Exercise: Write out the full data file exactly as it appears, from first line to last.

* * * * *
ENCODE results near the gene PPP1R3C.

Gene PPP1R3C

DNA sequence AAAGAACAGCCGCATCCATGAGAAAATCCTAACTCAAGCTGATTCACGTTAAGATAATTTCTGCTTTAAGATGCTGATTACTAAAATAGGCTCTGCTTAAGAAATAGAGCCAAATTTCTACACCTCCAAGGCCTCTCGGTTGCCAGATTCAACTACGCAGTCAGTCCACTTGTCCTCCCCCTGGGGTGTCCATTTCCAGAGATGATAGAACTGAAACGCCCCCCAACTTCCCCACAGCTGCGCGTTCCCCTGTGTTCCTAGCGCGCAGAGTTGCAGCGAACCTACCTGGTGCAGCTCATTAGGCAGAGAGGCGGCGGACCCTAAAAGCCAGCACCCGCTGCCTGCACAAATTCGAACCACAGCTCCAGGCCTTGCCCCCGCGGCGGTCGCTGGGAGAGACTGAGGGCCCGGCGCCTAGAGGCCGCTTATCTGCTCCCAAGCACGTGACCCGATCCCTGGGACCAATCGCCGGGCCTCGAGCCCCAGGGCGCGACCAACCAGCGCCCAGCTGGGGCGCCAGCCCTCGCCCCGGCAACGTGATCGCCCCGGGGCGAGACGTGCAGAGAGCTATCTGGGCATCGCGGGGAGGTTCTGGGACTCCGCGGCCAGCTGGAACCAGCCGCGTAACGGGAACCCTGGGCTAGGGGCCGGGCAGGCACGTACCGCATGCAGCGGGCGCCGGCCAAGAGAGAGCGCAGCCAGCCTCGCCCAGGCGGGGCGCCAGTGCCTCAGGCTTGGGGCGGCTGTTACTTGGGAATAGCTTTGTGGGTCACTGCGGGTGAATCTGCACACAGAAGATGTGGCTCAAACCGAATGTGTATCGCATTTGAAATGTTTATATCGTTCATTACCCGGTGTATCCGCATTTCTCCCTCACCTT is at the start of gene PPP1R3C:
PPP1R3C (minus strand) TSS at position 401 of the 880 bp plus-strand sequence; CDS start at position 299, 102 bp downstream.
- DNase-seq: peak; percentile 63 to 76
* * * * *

ENCODE results near the gene PPP1R3C.

Gene PPP1R3C

DNA sequence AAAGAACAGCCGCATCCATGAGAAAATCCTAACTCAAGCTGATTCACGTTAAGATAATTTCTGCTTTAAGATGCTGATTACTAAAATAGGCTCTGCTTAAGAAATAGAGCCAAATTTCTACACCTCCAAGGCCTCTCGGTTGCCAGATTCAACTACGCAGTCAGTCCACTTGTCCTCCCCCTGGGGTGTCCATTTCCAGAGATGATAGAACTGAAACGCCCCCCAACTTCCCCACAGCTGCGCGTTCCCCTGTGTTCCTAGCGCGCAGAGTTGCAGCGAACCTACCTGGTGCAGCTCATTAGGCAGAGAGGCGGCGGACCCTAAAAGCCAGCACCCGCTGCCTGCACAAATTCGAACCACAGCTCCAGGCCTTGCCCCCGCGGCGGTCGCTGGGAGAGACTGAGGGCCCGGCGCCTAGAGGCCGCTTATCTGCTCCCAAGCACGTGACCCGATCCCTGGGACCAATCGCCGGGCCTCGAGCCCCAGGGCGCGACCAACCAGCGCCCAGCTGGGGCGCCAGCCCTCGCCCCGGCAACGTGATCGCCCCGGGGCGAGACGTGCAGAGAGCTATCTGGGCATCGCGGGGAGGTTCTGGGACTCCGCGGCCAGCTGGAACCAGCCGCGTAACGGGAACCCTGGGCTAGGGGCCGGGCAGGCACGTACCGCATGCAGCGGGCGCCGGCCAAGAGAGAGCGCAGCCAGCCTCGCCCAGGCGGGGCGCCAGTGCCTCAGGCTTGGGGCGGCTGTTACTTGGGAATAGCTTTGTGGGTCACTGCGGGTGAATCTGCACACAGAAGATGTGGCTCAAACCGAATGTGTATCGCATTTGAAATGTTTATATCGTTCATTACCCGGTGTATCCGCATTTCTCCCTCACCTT is at the start of gene PPP1R3C:
PPP1R3C (minus strand) TSS at position 401 of the 880 bp plus-strand sequence; CDS start at position 299, 102 bp downstream.
- DNase-seq: peak; percentile 63 to 76